Is my ITIL V2 Service Master certification garbage now?

ITIL certificates are changing at relatively high speed. People start worrying about their investments. "I have spent a lot of energy and time on getting a certificate. Do I need to update it now that we have an ITIL 2011 version?"

Our LinkedIn group "ITIL & ITSM Certified Experts" shows an interesting thread on this topic.

Opinions range from "Training is never a waste of time and personal effort" and a realistic "Most organisation are only working based on ITIL V2", up to " I am both an ITIL Expert on the V3 certification path and a Service Manager on the V2 path. I can tell you which one I am prouder of. Hands down - it's the V2 path.".

As usual, this discussion is fed by comments on 'credits' for all kinds of trainings, which - according to some sources - boost your value on the personnel market, but according to others, the opposite is the case.


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Anonymous (22/02/2012)

Need advice/suggests from SMEs, whether ITIL V3 EXPERT Certification worth doing it ???
(Considering the fact, its very Expensive one)

Cyber Chick (27/04/2012)

i dont believe everyone needs to reach that level. I or 2 leaders in the organisation that drive service management is enough, the rest should at least attain the next level down. Managers should look at Lifecycle courses related to their roles and Practitioners look at Capability courses related to their roles eg change manager RCV Capability course. Its expensive and seems to be driven by $$ unfortunately....

Anonymous (22/02/2012)

What are the reasons for companies not adopting full ITIL framework?

Anonymous (23/02/2012)

Has anyone purchased an ISO 20000 2011 checklist for use in internal auditing and if so, from what source please? I have only been able to find a 2005 version. Thank you.

Ron Lester (27/09/2012)

Hi, I did not purchase a list, but developed one myself. Maybe we should take further. Thx Ron

Anonymous (24/02/2012)

There never was any such certification as an 'ITIL V2 Service Master'. So it would be hard for it to be valid today!

Anonymous (08/05/2012)

I wouldnt worry about the 2011 revision affecting your status as a Service Manager unless you have forgotten everything you have learned so far :)

In terms of qualifications the big difference is not 2011 but the original v3 release which totally changed the face of ITIL qualifications and therefore, you could argue, retired your Managers certificate.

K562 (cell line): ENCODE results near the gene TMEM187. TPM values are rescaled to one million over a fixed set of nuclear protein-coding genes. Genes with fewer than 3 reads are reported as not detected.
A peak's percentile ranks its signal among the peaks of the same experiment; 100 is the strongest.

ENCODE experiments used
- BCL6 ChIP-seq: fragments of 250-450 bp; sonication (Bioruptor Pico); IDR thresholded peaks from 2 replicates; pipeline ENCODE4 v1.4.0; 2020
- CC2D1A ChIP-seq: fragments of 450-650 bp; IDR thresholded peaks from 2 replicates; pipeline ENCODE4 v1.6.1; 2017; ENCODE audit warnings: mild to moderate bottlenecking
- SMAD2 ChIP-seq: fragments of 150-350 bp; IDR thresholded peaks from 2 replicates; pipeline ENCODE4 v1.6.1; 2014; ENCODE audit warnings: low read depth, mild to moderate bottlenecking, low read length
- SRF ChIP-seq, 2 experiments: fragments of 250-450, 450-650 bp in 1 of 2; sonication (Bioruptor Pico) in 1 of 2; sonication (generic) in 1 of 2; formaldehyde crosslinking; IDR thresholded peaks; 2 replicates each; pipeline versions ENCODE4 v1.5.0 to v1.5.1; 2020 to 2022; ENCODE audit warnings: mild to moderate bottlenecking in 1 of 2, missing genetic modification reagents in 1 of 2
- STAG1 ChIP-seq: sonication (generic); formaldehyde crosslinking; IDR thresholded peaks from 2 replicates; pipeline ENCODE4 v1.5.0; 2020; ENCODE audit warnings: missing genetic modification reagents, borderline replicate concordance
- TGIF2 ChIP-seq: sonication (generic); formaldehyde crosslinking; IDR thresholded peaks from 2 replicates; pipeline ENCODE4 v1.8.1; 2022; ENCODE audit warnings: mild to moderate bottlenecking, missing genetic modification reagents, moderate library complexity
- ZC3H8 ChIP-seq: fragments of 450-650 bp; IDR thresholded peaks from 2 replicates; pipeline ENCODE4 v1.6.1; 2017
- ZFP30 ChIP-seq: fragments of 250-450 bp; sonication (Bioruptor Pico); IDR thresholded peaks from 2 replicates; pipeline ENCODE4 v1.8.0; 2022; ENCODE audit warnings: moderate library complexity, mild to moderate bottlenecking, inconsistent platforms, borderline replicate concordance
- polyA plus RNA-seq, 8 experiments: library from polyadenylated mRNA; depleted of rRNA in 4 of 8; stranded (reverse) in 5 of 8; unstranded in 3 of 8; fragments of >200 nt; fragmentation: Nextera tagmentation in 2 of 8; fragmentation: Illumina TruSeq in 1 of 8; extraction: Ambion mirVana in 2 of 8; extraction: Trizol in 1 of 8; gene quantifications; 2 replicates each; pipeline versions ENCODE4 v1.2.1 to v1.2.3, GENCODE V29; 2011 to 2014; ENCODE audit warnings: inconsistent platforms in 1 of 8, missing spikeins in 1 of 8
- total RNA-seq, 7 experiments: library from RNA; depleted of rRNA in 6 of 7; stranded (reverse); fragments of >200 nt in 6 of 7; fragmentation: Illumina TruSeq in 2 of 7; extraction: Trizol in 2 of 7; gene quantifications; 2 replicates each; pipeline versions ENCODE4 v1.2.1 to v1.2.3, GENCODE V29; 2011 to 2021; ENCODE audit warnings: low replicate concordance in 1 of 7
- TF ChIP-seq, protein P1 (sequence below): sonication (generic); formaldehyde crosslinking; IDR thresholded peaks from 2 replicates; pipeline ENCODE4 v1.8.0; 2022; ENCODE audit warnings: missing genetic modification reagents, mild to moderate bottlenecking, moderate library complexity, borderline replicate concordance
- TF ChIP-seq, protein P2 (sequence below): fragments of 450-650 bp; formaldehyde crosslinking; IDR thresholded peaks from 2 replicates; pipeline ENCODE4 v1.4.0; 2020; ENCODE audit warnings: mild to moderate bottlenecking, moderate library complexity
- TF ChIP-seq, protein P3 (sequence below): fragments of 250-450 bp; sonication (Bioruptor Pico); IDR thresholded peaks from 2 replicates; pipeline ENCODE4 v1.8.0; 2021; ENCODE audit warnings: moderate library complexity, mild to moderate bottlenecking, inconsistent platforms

However, most of the people I know (me included) who were v2 managers and now have v3 still refer to the v2 path as well since they believe that it was a significantly more relevant way to demonstrate an understanding (the essays rather than a multi choice exam).

The main thing is to demonstrate your experience and this should render qualifications as less relevant on your CV

Anonymous (09/06/2012)

I think there are two other aspects that need to be coevred in this discussion and which you alluded to briefly affect and impact. When we discuss efficiencies and effectiveness in the context of total productivity, we have to include the overall affect and impact on the area where we are trying to improve on efficiencies and effectiveness. The affect and impact on a given area, whether that is lab support, application support, research and development or any other given area where IT is involved, has to be considered both in the short term and in the long range planning. Of these two, impact is the most visible and probably the most likely to change the overall effectiveness of the CIO's role.We recently witnessed the impact of Hurricane Irene on the east coast. The efficiencies and effectiveness of the weather reporters, FEMA and local government staff, and other support services could not have been better conducted; however, the impact of the storm, the torrential rains and the damage caused by the post-storm flooding could not have been stopped no matter how efficient or effective the pre-storm preparations were. One could ask, what the comparison of this event has in relationship to IT in higher education and that would be a fair question. The comparison, as I see it, is that no matter how well you prepare, no matter how efficient or effective your vision for your department and programs will' be, no matter how well you communicate to the administration, staff and students, you still have to deal with the aftermath of any changes to the environment that you make towards the end objective of being more efficient. The aftermath could be positive or negative depending on what was done, but you have to be ready to support the change in policies, procedures or staffing to your constituents while limiting the negative impact or affect on their environment.A prime example is the implementation of change management. If performed correctly and with proper governance, change management can have an extremely overall positive affect on IT operations. At the same time, even if performed correctly, change management has a tendency to slow the implementation process. The impact to the end users, if they have been accustomed to having their requests acted upon immediately, will be received as a negative change. The CIO and the IT department has to be prepared to support or even defend these types of changes and the impact of these types of changes.

Administrator (27/09/2012)

Ron - if you are seriously interested in that, we can set up a Group for you, add a news item, and you'll be sure to see many participants in no time! Let us know if you want this....

warren wilkins (13/04/2016)

Much of the ITIL philosophy has advanced around the fact contained within the ITIL guides and the supporting qualification scheme of professionals

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